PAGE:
Leopard Print is Timeless
The history of leopard print as a fashion statement & its ongoing charm
As a child in the '90s I loved watching MTV. I was mesmerized by the creativity: the music, the sets, the choreography, and of course the outfits. An outfit that particularly stood out to me is the leopard print ensemble worn by Shania Twain in the 1998 music video for 'That Don't Impress me Much'. I think it was the first time I ever saw Shania Twain, and I assumed she was a natural redhead. Looking back, leopard print is definitely something that I associated with the Spice Girls but Shania made leopard print look mysterious and glamorous.
Another early leopard print memory for me is when I was given some hand-me-downs from an older girl who lived nearby. This would also have been in the late 1990s. The bag of treasures included a pair of leopard print ankle boots with a heel. They seemed daring and grown-up and I was thrilled about them.
Christian Dior referred to the daring nature of leopard print in his 1954 manual, 'The Little Dictionary of Fashion', when he stated, “to wear leopard you must have a kind of femininity which is a little bit sophisticated. If you are fair and sweet, don't wear it.” (stylist.co.uk, 2018) There is indeed a strength to leopard print as, in my opinion, it can look incredibly striking.
In 2018, it was referred to as "the new neutral" due to a high prevalence of leopard print designs on runways. (stylist.co.uk, 2018) However, regardless of whether or not leopard print has become mainstream, I believe it is the beauty of the natural pattern and the way in which it is styled that gives it its potency. Leopard print is more than just a print, the wearing of the material symbolises the strength and beauty of the animal whose natural spots have made it famous. Also, it is worth noting that leopard print first became mainstream, far before the 2010s, in the 20th century with the development of mass produced fabrics. Regardless of mass production, with its continuing associations and stereotypes, the print still carries its spark. Poppy Corry-Wright (writer for Culture Whisper) accurately described the complexities of its reputation, "From royalty to punk-rockers, realms of kitsch to sophistication, trash to high fashion, there are many different faces of leopard print." (culturewhisper.com, 2018)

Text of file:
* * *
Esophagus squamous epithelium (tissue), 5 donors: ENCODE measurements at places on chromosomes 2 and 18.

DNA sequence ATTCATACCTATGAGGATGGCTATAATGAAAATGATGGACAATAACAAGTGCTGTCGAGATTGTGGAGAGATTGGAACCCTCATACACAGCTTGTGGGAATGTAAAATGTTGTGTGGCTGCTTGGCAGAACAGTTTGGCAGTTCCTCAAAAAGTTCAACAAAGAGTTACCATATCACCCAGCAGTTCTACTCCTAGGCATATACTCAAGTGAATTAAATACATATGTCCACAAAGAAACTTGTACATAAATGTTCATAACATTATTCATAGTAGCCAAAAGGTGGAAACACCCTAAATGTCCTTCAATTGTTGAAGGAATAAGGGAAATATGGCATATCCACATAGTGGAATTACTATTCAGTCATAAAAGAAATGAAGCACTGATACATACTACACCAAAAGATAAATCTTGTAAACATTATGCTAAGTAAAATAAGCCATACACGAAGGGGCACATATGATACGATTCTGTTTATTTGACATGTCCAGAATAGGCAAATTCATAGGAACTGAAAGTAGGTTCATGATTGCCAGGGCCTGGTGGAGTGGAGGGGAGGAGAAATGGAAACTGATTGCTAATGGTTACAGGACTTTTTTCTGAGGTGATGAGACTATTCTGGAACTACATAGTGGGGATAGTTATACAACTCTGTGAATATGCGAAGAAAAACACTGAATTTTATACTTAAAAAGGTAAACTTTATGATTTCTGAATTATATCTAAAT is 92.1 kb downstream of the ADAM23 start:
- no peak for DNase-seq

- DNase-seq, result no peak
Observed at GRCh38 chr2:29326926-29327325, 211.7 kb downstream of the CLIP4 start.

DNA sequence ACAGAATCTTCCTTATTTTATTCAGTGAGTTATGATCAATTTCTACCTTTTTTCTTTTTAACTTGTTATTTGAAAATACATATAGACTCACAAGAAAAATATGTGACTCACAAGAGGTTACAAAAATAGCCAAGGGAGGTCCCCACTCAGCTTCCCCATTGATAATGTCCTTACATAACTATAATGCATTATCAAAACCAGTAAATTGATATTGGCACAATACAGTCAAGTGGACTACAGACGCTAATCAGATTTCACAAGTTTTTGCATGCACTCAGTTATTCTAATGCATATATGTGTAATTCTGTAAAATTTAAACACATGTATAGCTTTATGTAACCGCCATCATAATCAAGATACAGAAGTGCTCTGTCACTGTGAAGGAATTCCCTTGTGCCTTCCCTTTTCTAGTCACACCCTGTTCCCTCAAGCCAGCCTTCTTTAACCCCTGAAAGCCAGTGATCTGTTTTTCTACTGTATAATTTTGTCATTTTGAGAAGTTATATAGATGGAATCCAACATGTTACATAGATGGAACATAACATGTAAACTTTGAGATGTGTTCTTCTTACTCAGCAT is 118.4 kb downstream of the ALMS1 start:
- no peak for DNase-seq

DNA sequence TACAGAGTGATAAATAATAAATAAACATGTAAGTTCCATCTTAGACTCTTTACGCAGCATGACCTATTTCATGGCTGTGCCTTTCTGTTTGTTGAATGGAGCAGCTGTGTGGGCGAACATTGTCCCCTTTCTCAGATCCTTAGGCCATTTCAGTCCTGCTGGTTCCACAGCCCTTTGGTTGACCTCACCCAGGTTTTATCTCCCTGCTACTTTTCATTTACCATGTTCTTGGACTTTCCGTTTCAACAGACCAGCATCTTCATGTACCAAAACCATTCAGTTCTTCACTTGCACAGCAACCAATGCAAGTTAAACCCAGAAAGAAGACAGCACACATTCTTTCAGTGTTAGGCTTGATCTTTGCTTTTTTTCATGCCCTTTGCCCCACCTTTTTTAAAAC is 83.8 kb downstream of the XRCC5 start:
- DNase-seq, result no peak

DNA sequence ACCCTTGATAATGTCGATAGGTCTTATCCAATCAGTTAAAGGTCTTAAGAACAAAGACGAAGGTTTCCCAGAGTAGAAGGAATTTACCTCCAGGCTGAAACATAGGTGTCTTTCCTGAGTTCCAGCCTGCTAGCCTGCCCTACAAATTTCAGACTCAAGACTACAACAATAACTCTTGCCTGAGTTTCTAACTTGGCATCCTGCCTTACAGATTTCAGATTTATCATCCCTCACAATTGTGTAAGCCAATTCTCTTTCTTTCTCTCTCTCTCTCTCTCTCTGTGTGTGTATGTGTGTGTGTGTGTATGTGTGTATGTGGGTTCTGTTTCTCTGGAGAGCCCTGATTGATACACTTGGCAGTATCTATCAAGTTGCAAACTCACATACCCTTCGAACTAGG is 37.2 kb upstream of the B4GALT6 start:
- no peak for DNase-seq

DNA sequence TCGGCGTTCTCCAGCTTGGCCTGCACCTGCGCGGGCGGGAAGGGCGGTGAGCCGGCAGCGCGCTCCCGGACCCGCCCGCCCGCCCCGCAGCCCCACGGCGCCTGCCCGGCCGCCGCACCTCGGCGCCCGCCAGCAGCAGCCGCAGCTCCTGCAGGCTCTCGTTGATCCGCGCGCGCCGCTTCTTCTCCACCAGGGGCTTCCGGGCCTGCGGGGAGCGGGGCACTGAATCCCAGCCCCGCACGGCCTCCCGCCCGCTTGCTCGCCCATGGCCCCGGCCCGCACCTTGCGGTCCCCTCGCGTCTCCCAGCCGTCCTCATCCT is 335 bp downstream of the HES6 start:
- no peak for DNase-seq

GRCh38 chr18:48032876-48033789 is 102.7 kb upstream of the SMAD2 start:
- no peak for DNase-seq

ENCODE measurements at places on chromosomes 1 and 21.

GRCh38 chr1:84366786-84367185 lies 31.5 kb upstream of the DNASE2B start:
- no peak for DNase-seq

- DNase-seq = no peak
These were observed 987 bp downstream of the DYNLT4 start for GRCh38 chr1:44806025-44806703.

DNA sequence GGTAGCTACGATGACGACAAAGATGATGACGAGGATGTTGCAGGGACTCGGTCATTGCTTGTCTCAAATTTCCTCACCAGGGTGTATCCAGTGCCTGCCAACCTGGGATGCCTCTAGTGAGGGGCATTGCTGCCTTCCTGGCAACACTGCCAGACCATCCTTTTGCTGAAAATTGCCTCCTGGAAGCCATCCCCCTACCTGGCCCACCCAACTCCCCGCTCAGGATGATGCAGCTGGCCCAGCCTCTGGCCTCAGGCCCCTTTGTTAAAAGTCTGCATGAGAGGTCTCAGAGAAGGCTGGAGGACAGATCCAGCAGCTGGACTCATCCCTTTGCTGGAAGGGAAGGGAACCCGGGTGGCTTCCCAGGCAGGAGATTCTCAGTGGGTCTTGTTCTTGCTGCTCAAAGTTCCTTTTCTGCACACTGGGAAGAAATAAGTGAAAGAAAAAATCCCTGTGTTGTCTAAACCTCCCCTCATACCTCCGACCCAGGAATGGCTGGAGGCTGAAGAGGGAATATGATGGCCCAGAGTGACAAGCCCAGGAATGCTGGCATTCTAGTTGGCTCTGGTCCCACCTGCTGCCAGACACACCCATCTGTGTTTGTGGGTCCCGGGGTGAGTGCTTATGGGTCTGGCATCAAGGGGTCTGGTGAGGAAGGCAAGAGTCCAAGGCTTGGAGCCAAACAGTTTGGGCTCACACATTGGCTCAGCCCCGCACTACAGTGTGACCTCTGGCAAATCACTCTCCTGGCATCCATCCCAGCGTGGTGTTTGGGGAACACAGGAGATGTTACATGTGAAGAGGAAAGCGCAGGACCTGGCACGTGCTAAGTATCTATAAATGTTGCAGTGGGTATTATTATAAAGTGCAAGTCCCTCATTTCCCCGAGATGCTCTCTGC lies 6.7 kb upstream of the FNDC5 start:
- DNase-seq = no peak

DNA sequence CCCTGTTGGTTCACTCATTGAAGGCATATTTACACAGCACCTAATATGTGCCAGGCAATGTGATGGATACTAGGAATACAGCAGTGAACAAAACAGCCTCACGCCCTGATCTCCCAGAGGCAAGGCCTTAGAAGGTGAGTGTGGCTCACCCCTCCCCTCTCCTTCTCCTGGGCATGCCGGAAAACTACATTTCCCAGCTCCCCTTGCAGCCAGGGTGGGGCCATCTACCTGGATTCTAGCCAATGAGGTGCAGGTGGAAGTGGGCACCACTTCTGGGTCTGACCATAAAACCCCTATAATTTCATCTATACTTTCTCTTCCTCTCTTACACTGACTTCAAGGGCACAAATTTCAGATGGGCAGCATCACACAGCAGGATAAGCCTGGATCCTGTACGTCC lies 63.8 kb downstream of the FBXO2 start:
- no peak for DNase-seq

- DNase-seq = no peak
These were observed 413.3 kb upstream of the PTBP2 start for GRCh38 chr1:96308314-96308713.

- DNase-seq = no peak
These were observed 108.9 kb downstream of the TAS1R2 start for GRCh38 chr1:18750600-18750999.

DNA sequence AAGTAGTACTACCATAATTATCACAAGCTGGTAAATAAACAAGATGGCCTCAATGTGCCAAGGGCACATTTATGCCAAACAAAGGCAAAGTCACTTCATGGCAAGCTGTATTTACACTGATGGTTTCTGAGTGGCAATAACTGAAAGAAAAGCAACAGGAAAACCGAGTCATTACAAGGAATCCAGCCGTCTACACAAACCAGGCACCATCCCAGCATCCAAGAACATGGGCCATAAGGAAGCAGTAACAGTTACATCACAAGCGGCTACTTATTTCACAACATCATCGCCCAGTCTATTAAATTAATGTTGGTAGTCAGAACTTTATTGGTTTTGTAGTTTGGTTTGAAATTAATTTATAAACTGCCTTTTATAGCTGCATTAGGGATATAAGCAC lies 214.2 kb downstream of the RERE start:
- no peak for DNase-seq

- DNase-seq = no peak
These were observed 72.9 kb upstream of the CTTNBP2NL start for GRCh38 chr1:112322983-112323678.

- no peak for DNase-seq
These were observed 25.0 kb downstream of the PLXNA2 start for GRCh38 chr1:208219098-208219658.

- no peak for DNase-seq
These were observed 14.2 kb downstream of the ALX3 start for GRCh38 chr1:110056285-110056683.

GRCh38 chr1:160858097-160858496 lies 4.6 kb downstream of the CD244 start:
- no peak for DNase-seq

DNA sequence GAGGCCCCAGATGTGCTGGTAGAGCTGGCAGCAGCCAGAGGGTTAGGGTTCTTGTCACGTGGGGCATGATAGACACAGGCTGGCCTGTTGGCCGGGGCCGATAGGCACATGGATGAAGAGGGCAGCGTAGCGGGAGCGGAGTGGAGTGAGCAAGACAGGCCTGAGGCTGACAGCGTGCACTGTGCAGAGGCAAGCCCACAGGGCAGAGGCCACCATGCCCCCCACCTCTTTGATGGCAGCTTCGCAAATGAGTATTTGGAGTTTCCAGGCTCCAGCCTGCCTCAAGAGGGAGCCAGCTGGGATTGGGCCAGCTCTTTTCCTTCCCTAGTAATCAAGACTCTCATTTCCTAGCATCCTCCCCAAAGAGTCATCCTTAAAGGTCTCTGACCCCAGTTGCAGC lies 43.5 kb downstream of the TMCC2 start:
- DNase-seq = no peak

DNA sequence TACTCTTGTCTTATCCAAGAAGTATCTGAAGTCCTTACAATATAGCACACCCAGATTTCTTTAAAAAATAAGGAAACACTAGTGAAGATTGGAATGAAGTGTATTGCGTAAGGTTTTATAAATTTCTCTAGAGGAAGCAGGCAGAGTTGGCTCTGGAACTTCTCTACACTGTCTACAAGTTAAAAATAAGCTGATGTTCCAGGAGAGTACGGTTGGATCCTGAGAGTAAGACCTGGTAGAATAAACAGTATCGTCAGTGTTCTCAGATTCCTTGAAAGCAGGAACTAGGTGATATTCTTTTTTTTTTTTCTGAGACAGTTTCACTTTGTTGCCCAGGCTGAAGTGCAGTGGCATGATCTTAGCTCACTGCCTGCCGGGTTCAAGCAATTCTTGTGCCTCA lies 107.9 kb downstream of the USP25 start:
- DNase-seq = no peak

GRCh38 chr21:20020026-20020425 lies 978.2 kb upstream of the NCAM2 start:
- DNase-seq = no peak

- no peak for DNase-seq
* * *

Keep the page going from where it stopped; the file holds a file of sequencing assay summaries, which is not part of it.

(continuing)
Depending upon styling and opinion, views of leopard print lean to the extremes of 'tacky' or elegant. Leopard print's past as a status symbol juxtaposes with societal views of female strength and sexuality (female qualities that have often been wrongly condemned throughout history). Perhaps due to its association with the commercial music scene, there is also a strong association between leopard print and fun/rebellion. Ultimately, the wearing of leopard print requires a certain level of confidence, and this only adds to its allure.
Leopard print may have a strong 1990s association, but it was viewed as a striking fashion statement millennia before.
Whilst now a no-go zone for many buyers for ethical reasons, from the 18th century to well into the 20th, real fur fashion items were seen as a luxury and associated with wealth and status. As early as the late 1800s, materials were made which mimicked the pattern of leopard fur (for both women and menswear). (darthkendraresearch.wordpress.com, 2015)
Leopard print's associations with status and wealth are mirrored in early Hollywood snapshots of stars wearing the material. Leopard print allowed the female stars of vintage Hollywood to deepen their reputation as exotic, successful and alluring women.
Purely posing in leopard print wasn't enough for many vintage starlets. A vintage Hollywood trend was to pose with an actual leopard while wearing the matching print. Stars who featured in such photoshoots include Josephine Baker, Joan Blondell, Acquanetta, Gene Tierney, Betty Page and Eartha Kitt.
For style inspiration, I've shared more images below of women who have worn leopard print with style over the decades:
Let me know what you think of leopard print in the comments: is it something you wear/would wear? and who do you think wears leopard print the best? Thank you for reading, Gina.
Article by Anita Bhagwandas, Stylist, 2018.
Article by Marianna Cerini. CNN. 2018.
Article by Poppy Cory-Wright. Culture Whisper. 2018.
Article by Darth Kendra. Darth Kendra Research. 2015. https://darthkendraresearch.wordpress.com/2015/03/26/leopard-print-in-the-late-18th-century/
Non-Linked Image Sources